Boycott of Israeli Universities Wrong: AAUP
The American Association of University Professors has quite rightly come out against a recent resolution of the British Association of University Teachers (one of two main such organizations in the UK) that an academic boycott should be imposed on the University of Haifa and Bar Ilan University.
Long-time readers know that I oppose boycotting our Israeli colleagues. I don’t think most of the problems with Israeli policies on expropriating Palestinian land or oppressing occupied Palestinian populations are best dealt with by an academic boycott, more especially since it would inevitably be unfair in its actual working. (An exception for “progressive” Israeli faculty members establishes an ideological litmus test, where what “progressive” might be is not even entirely clear.)
Academia is about the free exchange of ideas, and a faith that razor-sharp intellectual critique can cause the truth to win out over time. If that is true, then we need not fear academic speech by anyone, whether they be Israeli, Palestinian, Iranian, or American.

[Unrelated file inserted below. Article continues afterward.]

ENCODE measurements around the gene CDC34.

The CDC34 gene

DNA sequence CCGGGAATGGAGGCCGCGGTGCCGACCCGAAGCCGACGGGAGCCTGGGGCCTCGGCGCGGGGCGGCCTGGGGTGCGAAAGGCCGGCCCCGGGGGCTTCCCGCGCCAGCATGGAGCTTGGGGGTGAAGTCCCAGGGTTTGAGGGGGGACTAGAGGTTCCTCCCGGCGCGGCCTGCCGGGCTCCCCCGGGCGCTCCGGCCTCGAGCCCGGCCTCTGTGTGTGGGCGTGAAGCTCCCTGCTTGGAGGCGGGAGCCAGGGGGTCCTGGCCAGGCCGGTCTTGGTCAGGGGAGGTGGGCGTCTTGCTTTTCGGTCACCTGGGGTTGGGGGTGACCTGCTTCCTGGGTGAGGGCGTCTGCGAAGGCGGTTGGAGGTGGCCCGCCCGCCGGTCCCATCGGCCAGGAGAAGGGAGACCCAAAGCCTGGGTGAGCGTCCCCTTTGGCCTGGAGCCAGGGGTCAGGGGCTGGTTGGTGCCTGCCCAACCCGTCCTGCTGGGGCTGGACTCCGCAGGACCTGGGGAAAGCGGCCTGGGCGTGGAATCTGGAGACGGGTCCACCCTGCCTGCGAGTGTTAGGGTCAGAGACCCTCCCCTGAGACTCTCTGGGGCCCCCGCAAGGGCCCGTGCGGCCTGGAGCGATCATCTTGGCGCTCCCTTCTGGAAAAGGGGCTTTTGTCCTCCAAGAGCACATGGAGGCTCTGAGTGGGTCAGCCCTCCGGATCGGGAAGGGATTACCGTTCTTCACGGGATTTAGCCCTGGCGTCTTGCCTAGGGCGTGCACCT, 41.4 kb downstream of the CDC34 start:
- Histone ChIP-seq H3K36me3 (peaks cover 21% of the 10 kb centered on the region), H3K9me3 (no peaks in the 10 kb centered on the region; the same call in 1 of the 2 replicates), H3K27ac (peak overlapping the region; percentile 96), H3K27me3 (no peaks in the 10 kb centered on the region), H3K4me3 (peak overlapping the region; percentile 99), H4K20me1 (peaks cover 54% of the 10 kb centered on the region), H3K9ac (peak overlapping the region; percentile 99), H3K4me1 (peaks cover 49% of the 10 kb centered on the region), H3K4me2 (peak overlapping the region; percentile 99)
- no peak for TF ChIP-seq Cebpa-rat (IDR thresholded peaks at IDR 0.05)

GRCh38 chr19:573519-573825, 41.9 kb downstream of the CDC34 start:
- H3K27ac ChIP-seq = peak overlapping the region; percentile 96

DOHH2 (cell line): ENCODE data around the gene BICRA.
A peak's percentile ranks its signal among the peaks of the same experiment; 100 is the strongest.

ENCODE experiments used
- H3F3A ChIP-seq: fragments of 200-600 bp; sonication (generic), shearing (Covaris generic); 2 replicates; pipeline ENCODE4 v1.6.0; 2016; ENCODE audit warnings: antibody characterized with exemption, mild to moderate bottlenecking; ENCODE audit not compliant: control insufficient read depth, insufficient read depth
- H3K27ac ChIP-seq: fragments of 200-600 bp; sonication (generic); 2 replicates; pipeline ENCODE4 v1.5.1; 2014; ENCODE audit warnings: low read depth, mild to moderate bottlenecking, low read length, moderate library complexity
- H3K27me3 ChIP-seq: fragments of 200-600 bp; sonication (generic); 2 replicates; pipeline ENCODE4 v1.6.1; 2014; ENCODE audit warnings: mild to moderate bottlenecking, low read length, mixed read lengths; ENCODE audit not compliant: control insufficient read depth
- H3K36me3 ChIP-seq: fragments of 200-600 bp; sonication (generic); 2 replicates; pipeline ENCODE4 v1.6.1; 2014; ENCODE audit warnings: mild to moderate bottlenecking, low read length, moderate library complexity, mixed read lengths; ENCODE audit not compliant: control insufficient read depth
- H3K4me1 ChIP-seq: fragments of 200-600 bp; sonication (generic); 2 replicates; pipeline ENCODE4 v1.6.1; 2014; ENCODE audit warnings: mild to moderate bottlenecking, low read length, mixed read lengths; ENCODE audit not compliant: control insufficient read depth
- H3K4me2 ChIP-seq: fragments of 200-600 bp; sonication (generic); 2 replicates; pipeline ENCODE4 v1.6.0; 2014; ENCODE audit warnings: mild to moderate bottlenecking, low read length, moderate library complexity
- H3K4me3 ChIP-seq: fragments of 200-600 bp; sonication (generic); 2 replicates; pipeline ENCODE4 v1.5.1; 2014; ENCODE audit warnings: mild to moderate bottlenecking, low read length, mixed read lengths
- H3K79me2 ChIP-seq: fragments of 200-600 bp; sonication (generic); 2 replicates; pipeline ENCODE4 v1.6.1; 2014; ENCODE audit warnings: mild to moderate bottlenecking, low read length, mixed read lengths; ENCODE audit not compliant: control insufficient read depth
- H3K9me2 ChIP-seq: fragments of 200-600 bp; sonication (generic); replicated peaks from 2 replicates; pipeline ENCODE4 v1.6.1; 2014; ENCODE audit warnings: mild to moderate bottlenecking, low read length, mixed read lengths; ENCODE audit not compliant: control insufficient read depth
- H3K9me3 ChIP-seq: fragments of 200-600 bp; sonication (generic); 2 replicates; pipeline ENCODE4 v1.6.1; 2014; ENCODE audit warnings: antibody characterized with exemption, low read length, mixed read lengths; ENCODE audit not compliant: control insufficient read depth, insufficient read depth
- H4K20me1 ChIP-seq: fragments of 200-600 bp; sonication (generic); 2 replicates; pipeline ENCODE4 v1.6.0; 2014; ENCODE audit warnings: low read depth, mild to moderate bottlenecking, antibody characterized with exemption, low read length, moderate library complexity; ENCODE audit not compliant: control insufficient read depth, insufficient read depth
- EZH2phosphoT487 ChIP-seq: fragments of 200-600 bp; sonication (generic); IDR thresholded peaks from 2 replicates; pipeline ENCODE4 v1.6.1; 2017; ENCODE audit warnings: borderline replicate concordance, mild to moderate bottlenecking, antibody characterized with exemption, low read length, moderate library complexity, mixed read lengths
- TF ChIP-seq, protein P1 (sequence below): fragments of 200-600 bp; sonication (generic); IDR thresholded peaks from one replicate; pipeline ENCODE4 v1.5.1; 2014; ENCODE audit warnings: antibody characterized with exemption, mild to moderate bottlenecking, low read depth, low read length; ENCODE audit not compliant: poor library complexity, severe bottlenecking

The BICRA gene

Note that I am equally opposed to the current de facto American government boycott on Muslim critics of US policies who are invited to speak at US universities and have often been denied admission (even Cat Stevens was denied admission!) And, I’d like to point out that pro-Israel groups that want an academic boycott of Palestinian-American scholars such as Joseph Massad and Rashid Khalidi are setting a very dangerous precedent, which is likely to backfire against minority professors, and professors with minority views, in general.